Simultaneously, and this was true of English law especially, efforts were being made to reduce the element of vehement passion and ‘feeling’ that used to characterize the earlier eras of vengeance and clan-kin justice. Instead, the emphasis – also evident in the increasing legal abandonment of witchcraft jurisprudence – shifted to a requirement for accurate evidence that rationally connected the accused to the commission of a specific criminal act (actus reus) and also of a specific and deliberate intent on the part of the accused to commit the criminal act (mens rea).

And at the same time, again especially in English law reflecting the 13th-century Magna Carta, there was an expanding effort to protect the individual accused from the awesome power of the developing monarchical government; increasingly, this protection was afforded not simply to the barons of King John’s era, but to larger groups of citizens and subjects.

As all this coalesced, there developed a decreasing emphasis on the individual victim. In its place, the focus was on the Law and the determination by the court as to whether the accused had indeed committed the alleged crime. The great drama or struggle or agon was between the government proving that the accused had done so and the accused making the case that s/he had not done so.

As the 18th-century progressed, Enlightenment principles of reason, scientific inquiry relying on evidence and proof … all of these became incorporated into the process. Rational, objective investigation, detached from the passionate emotional assertions of one side and the other (accuser and accused) became the great object and hallmark of modern Law.

The process was designed precisely to be impersonal, objective, and unemotionally ‘detached’ precisely to prevent emotions from swamping facts and accurate assessment of the real events that were the subject of the court’s inquiry. (In this regard, you may want to re-read my Post on the dangerously regressive precedents set in the Adolf Eichmann trial of 1961, see here.) Claims would have to be justified not simply by assertions or ‘stories’ but by facts that could withstand evidentiary scrutiny.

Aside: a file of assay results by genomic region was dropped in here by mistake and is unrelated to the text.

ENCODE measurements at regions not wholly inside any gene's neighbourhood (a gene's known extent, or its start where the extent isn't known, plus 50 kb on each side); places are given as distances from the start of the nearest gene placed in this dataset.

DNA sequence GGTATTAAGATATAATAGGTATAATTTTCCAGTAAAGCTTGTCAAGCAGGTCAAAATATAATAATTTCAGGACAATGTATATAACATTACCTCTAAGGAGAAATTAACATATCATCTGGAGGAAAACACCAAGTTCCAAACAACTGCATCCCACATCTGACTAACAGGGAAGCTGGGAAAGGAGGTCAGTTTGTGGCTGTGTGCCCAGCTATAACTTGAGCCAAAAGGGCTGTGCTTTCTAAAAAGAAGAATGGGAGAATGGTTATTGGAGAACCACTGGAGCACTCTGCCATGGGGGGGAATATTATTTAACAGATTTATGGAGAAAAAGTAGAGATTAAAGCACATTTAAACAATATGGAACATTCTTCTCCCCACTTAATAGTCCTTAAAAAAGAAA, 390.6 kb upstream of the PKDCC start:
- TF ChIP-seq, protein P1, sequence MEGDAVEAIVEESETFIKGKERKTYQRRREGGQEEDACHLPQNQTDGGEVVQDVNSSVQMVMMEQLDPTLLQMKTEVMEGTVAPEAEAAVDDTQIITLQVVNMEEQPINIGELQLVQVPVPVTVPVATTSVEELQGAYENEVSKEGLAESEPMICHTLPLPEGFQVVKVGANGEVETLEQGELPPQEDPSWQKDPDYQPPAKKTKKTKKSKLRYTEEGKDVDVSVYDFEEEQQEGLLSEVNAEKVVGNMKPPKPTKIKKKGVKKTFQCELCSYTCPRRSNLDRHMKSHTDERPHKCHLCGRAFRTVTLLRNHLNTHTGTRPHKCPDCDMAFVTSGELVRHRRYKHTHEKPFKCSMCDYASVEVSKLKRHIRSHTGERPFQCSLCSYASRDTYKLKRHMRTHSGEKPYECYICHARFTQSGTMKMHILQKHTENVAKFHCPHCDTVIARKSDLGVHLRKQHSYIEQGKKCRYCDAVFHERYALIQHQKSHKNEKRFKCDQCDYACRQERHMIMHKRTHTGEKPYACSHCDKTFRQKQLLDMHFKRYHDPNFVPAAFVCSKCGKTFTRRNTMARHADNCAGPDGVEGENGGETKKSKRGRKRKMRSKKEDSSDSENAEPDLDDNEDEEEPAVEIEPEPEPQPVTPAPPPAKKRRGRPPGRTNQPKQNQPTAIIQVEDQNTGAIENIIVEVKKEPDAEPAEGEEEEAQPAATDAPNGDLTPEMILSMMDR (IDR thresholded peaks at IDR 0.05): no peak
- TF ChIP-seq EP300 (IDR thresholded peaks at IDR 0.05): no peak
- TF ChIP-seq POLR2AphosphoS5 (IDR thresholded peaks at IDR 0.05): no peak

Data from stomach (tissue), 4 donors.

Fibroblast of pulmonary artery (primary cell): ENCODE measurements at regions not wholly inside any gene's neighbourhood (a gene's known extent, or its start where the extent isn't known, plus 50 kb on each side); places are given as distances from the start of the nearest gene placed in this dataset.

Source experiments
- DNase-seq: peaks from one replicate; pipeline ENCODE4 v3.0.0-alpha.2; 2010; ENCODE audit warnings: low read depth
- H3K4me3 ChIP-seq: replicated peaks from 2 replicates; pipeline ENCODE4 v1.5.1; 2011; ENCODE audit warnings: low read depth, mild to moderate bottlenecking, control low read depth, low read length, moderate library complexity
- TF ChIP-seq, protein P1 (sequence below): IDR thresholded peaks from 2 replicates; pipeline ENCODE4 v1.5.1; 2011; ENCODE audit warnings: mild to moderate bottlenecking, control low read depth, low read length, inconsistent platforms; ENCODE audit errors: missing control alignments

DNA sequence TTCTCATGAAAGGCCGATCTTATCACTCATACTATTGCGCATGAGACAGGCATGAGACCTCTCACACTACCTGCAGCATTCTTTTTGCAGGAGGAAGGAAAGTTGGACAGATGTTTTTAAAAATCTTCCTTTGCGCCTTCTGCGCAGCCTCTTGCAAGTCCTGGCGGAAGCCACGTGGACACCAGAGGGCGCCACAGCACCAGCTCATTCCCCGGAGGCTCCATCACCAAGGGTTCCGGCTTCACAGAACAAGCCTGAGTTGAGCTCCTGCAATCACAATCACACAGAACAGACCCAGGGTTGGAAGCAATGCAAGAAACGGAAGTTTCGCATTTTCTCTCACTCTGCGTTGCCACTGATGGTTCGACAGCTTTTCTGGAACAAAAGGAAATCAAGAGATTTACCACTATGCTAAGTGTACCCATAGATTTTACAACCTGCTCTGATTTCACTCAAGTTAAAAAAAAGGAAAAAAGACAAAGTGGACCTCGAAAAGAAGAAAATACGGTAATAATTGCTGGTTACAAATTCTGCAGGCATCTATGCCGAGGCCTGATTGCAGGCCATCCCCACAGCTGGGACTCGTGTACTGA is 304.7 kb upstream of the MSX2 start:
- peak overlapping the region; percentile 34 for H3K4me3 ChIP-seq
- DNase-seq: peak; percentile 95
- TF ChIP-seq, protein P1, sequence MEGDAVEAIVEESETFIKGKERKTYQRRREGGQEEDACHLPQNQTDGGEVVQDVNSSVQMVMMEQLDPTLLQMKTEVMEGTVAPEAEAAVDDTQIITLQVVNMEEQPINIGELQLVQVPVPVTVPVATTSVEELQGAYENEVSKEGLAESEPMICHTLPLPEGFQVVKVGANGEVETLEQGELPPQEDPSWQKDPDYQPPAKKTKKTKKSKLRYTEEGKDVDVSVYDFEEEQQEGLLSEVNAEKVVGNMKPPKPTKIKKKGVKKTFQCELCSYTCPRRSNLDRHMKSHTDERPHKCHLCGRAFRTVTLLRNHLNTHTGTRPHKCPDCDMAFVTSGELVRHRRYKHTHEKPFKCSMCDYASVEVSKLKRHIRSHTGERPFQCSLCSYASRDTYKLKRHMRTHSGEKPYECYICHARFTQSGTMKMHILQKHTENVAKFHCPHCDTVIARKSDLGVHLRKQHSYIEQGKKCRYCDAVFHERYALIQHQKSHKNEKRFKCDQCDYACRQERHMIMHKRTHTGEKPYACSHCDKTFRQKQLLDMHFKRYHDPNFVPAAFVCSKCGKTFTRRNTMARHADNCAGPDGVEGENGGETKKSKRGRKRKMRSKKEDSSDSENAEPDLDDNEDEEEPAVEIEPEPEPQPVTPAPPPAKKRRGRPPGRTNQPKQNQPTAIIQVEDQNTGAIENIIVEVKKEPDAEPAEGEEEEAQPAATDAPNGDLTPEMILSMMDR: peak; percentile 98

So, Henderson says (p.102), “the fact that the role of the victim has declined over time does not necessarily justify” an increased formal role for victims in criminal trials today. The victim can always resort to civil lawsuit, and the dangers of re-introducing passion and emotion into criminal legal process are far too great.

I would add that the entire concept of American law, grounded in the tradition of Western and English law as outlined above, relies upon all of that careful and dispassionate rational inquiry into the discovery and sifting of provable evidence. ‘Story’ veers perilously close to the ‘spectral evidence’ of the witchcraft-trial days, when an accuser would relate a personal experience or vision that nobody else could see or observe or experience, and expect that the court would without question accept such assertions as proof-positive that the accused was indeed a practitioner of witchcraft.

This hard-won high ground became the ground-stay of the classical Liberal (not to be confused with today’s concept of ‘liberal’) tradition of the modern West: the individual, endowed with rights and possessed of remarkable capabilities and potentials, was to be protected from the arbitrary invasive encroachments of increasingly well-organized and by nature incorrigibly intrusive governments.

But in the America of the early 20th century Progressives saw an increasingly complex mass society, urban and chock full of immigrants from cultures other than the north-western European (and English) traditions. Looking at society as something of a great and complex machine, they looked for ways to use Law to improve society generally, being not so much concerned with the individual crime as with the overall ‘social interests’ of forming these new masses of urban citizens into a more enlightened, right-living, and law-abiding society.

The criminal law started to take on an additional objective: no longer simply to adjudge individual acts of individual accused citizens, but rather to form citizens in a common social tradition that those masses of foreign immigrant citizens did not share, coming as they did from any different countries and cultures.